We had a long weekend back in May for Buddha’s birthday. So with some friends we went straight down line 1 and went to the last stop headed west: Incheon.
Here are some pictures of our DMZ trip. We took the USO tour which is by far the best tour available because it’s the only one that allows access to the Joint Security Area (JSA) in the Panmunjom area. KoriDoor is the company and the tour takes you to JSA, Third Infiltration Tunnel, Dora Observatory, and Dorasan Station. It cost a bit more but it’s worth it, about 92,000 won or 80 USD.
First we went to the Third Infiltration Tunnel. This is the third out of four official tunnels found that lead from North Korea to South Korea. Stooping all the way, we made it to the end of the tunnel where we could see the third concrete barricade. In that barricade you can see a tiny window where the second barricade is visible. The first barricade is not visible. Also taking photos is prohibited in the tunnel. There is a movie about the war visitors can watch and there is a small exhibit filled with items from the war and miniature models of the DMZ.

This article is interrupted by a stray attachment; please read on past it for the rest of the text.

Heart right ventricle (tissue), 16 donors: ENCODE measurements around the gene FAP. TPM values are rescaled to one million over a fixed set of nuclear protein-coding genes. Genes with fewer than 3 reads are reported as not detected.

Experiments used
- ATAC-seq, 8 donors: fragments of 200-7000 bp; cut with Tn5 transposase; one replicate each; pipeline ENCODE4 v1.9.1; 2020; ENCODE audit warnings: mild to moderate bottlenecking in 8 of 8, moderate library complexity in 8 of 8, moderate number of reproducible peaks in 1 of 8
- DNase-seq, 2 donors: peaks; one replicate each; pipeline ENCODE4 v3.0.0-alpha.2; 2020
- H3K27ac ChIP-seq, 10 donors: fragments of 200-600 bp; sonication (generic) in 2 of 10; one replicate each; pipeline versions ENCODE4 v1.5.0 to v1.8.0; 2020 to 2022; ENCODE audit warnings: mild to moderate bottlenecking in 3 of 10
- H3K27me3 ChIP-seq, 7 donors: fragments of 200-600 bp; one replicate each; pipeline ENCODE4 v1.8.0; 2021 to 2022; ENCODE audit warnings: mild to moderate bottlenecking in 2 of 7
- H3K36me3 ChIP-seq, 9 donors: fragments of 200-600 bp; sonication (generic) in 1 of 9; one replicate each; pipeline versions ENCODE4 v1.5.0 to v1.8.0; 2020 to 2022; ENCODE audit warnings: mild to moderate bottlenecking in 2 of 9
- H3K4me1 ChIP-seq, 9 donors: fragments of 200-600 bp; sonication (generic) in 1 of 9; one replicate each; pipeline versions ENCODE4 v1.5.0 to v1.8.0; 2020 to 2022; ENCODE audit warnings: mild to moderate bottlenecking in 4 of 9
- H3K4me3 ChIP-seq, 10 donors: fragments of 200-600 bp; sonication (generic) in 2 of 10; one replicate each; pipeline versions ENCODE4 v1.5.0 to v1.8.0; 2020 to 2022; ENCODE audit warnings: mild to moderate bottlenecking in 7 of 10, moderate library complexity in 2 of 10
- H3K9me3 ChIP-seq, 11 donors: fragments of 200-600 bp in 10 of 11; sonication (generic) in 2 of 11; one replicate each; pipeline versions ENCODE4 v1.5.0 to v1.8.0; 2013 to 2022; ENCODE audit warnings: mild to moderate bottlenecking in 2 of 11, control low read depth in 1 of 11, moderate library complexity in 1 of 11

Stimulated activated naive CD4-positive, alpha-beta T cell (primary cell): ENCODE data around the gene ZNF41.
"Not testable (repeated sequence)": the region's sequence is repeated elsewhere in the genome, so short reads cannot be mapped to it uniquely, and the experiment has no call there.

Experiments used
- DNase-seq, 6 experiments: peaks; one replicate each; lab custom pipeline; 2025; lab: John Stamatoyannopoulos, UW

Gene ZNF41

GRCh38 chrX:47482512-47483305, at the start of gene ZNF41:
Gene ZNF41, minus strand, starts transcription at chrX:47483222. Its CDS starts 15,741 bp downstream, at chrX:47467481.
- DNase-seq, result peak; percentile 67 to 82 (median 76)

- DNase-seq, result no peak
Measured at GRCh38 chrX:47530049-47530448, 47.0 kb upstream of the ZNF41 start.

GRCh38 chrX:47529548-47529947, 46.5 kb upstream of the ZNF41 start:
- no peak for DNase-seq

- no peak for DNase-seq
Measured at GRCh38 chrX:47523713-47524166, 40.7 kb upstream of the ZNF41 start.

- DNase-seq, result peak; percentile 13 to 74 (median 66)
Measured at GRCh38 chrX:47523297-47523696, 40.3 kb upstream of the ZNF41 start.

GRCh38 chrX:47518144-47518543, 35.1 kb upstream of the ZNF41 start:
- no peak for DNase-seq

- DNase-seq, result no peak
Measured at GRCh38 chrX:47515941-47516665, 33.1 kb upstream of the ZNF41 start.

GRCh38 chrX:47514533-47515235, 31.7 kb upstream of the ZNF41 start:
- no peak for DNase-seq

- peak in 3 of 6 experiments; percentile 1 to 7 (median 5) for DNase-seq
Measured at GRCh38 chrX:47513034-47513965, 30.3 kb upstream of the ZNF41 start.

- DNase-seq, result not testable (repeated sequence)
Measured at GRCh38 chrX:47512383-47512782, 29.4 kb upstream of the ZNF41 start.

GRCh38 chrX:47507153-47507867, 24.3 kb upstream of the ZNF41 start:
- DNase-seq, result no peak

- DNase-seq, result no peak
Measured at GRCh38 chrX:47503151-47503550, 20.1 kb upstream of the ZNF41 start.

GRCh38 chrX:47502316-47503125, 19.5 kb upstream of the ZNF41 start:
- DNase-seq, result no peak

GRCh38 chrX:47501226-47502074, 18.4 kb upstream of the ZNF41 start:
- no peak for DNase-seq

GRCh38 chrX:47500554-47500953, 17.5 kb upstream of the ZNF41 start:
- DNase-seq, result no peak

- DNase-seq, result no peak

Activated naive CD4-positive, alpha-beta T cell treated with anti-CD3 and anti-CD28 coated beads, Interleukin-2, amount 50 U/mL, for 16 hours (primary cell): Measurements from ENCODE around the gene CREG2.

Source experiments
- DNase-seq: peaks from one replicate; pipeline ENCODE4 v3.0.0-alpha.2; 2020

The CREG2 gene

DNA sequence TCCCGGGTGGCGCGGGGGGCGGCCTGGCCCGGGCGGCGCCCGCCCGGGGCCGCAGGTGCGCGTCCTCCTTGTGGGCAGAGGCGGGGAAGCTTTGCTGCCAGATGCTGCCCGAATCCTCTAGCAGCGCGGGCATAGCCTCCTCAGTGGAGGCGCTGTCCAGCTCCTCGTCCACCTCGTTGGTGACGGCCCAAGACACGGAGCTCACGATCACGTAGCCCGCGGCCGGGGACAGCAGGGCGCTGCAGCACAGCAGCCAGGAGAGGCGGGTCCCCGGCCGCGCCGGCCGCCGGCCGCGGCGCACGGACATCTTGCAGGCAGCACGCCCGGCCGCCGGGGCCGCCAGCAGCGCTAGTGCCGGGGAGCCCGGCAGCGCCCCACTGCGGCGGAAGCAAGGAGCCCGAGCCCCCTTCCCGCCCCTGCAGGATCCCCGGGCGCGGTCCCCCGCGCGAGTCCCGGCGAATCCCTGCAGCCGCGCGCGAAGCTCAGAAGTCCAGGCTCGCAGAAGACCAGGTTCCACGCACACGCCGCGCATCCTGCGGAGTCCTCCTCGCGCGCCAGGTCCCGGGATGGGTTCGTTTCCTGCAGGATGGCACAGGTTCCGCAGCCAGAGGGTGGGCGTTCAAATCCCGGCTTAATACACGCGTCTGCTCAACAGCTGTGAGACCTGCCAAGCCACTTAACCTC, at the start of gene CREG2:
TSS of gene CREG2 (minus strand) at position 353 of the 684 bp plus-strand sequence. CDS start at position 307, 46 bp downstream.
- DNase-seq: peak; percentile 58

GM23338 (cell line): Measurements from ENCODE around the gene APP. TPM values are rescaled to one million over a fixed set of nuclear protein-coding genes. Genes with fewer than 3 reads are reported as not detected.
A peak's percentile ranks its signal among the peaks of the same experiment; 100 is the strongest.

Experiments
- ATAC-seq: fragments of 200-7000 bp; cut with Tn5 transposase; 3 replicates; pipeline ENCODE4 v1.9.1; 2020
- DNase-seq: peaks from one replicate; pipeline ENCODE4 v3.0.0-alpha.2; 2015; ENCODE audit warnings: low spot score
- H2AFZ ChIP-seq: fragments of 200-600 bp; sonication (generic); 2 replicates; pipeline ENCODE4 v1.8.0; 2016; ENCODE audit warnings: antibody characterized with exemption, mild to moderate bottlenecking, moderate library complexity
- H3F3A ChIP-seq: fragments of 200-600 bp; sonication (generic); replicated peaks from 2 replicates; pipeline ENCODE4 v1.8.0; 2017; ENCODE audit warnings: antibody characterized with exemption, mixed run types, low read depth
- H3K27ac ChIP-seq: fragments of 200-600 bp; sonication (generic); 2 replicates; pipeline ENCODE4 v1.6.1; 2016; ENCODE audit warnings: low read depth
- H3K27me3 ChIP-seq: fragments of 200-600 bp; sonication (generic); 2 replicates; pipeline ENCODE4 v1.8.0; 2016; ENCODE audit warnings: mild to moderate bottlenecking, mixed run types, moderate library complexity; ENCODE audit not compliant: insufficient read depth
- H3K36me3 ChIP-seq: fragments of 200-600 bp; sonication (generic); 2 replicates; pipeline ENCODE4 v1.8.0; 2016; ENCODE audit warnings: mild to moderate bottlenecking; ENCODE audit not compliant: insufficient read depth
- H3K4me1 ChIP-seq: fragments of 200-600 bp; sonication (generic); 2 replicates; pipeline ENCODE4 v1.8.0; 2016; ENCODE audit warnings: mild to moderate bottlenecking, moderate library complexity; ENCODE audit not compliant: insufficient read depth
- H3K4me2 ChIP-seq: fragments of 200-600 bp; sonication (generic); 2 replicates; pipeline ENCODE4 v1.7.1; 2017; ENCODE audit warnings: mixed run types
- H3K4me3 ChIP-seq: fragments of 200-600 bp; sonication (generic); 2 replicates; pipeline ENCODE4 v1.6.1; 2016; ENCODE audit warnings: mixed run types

There was this amazingly campy tourist sign of the DMZ outside so of course we need a picture of that.
There were a couple of other cute things that you could take pictures next to.
After the tunnel, we drove to The Dora Observatory on the top of Mt. Dora. From there you can see into North Korea. We ate lunch at the Inter-Korean Transit Office. After that we were scheduled to go to Dorsan Station but we had to change plans and get to Camp Bonifas.
Camp Bonifas is a United Nations Command military post located 400 meters south of the southern boundary of the Korean Demilitarized Zone. There we received a briefing about the JSA and the DMZ. We got on a military bus and headed to the JSA.
We were not allowed to take photos of Camp Bonifas or the Freedom House in the JSA. But we could take photos inside the UN Command Conference Building and outside of the Freedom House that looks towards the North.
Inside the UN Command Conference Building there were two ROK (Republic of Korea) soldiers. All ROK soldiers stand in a taekwondo stances wearing dark Ray-Ban sunglasses and helmets. They wear these to show no emotion to North Korea. While inside northern part of the UN Command Conference Building you are technically standing inside North Korea.
We walked back outside and stood on the edge of the top step of the Freedom House facing Panmungak the North Korean building. While there we could ask any questions to our US MP tour guide as long as you don’t point or gesture.
Finally we made our way to Dorasan Station, with it’s motto “Not the last station from the South, But the first station toward the North.” In hopes of reunification, the train tracks lay there new and quiet waiting for that day.